• by contrast to a Design and Build procurement where the client is in one contract with one Main Contractor, under Construction Management the client finds itself in direct contract with many Trade Contractors. Look at it this way:  Instead of receiving one Adjudication Notice on Christmas Eve from one disgruntled Main Contractor, there is the potential for the client to receive 30 Adjudication Notices on Christmas Eve from 30 disgruntled Trade Contractors.  (I discuss Adjudication in more detail below).

So downstream in Construction Management, the client is faced with a myriad of contractual relationships with Trade Contractors and this, in turn, gets reflected in the client’s upstream relationships with the project’s stakeholders.

The tenants, purchasers and funders of any construction project will invariably require “collateral warranties” or “third party rights” from those consultants and contractors who design and build the projects they have an interest in.  These are the means by which these stakeholders can pursue remedies against consultants and contractors should they need to.  Without the benefit of collateral warranties or third party rights, the stakeholder’s ability to recover any loss they might incur in the event of subsequent building defects is limited under English law.

Construction Management is not really a procurement route for the uninitiated client embarking upon its first project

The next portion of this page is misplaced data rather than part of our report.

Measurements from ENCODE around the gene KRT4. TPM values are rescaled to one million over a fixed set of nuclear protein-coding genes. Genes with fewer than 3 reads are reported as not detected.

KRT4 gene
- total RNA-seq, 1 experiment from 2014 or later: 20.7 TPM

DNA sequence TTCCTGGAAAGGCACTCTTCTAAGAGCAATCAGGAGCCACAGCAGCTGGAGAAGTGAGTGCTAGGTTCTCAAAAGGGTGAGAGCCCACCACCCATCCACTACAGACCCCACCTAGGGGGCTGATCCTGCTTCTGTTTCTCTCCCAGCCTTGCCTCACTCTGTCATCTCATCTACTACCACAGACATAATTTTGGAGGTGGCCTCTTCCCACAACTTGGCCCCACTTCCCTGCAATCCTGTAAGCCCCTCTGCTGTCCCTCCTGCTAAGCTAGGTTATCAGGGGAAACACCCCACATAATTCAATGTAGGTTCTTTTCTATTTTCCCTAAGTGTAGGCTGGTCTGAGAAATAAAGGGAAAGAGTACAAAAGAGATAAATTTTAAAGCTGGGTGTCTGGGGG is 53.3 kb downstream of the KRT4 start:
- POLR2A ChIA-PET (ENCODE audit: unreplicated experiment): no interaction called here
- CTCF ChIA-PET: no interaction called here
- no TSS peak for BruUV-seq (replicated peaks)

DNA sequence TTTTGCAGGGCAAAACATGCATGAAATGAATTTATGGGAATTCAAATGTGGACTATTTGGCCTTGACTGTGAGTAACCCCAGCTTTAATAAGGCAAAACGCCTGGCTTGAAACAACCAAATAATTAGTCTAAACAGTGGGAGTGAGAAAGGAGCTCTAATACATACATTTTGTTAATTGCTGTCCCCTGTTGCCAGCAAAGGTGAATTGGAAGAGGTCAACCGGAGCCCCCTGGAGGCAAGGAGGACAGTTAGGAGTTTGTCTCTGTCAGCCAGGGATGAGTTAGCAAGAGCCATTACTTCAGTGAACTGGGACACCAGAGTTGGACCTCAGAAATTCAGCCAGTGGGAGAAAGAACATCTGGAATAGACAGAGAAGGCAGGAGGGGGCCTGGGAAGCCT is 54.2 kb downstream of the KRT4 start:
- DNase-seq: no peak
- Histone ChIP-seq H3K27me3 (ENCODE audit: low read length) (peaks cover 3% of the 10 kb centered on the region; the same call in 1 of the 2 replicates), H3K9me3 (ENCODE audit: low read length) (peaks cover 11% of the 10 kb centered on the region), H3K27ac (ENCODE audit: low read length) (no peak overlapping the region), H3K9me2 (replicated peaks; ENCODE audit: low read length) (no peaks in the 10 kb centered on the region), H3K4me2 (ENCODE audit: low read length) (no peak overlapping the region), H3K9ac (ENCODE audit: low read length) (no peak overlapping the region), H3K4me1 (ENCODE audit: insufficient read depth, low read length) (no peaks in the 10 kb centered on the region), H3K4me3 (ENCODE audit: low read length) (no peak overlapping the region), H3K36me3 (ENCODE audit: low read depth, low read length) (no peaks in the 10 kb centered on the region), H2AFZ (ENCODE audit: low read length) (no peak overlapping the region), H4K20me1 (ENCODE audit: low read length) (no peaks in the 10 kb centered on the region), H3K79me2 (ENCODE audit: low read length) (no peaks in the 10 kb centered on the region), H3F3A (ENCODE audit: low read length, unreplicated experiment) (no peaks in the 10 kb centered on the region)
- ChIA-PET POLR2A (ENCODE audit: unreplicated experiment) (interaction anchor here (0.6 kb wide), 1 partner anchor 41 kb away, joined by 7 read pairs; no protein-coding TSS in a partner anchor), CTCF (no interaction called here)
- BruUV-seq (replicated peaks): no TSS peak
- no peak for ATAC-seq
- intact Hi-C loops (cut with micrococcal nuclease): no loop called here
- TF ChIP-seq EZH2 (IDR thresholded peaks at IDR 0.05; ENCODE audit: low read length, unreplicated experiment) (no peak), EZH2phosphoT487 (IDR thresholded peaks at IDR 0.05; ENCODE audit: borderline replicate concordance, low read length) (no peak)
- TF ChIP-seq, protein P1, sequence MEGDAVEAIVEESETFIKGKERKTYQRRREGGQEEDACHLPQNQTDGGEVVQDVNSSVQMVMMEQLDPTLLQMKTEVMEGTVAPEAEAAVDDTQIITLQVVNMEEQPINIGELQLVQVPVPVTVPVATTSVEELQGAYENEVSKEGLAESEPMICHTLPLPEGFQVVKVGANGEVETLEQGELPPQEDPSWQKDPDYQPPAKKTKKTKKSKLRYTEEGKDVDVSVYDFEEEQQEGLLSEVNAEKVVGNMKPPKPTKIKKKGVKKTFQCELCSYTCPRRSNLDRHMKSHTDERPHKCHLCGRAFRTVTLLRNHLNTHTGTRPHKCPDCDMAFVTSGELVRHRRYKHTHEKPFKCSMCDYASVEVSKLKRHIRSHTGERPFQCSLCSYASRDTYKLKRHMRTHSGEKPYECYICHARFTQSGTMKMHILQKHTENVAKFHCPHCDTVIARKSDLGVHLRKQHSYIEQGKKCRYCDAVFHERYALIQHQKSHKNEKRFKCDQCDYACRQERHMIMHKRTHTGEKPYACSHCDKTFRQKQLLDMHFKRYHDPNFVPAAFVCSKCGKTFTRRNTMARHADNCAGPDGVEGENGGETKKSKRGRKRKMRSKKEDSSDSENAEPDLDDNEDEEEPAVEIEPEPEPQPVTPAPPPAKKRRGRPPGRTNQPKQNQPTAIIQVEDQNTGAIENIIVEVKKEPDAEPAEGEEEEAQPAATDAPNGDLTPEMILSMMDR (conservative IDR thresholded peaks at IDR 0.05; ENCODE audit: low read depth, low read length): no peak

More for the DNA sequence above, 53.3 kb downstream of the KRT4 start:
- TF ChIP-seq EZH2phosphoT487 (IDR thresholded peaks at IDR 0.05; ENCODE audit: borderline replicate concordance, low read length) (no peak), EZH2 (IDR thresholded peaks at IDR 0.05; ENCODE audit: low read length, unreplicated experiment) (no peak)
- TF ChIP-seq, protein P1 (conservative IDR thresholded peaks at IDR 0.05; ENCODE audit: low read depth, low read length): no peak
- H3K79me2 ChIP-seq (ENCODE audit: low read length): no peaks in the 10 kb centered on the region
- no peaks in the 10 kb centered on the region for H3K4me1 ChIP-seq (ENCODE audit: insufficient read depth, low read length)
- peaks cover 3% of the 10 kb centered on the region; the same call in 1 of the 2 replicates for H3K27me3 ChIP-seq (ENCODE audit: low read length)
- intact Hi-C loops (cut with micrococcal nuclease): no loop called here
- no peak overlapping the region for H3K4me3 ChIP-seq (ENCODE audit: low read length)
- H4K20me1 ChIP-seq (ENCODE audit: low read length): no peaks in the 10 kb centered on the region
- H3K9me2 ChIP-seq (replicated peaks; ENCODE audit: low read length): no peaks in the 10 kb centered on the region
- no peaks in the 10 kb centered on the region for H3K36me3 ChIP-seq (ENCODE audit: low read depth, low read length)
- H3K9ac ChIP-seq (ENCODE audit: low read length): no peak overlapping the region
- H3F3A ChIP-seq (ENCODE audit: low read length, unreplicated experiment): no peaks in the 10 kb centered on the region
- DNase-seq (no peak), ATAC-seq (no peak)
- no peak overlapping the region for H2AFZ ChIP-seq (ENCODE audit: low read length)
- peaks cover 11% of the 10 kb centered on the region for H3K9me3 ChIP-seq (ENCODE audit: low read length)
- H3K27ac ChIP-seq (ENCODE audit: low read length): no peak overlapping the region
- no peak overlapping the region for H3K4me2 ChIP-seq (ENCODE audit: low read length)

Under a Design and Build project, one collateral warranty from the Main Contractor (who is fully liable for all his sub-contractors) may go a long way to covering off most of the risk.  In contrast, under Construction Management, those tenants, purchasers and funders are going to need collateral warranties or third party rights from every single Trade Contractor no matter how big or small his Trade Contract, given that the buck no longer stops with one Main Contractor who is responsible for everything.  That leaves everyone in the position of trying to extract numerous collateral warranties or third party rights from a Trade Contractor under a modest Trade Contract for say, £100,000 worth of signage work.  You can bet that the signage Trade Contractor has little appreciation that the delivery of his collateral warranties may be a pre-condition to the drawdown of the client’s funding under an upstream facility agreement with the bank.

If the tenants, purchasers and funders of a construction project cannot get their hands on sufficient collateral warranties or third party rights from all the numerous Trade Contractors involved in a project then they will perceive there to be a “liability gap”.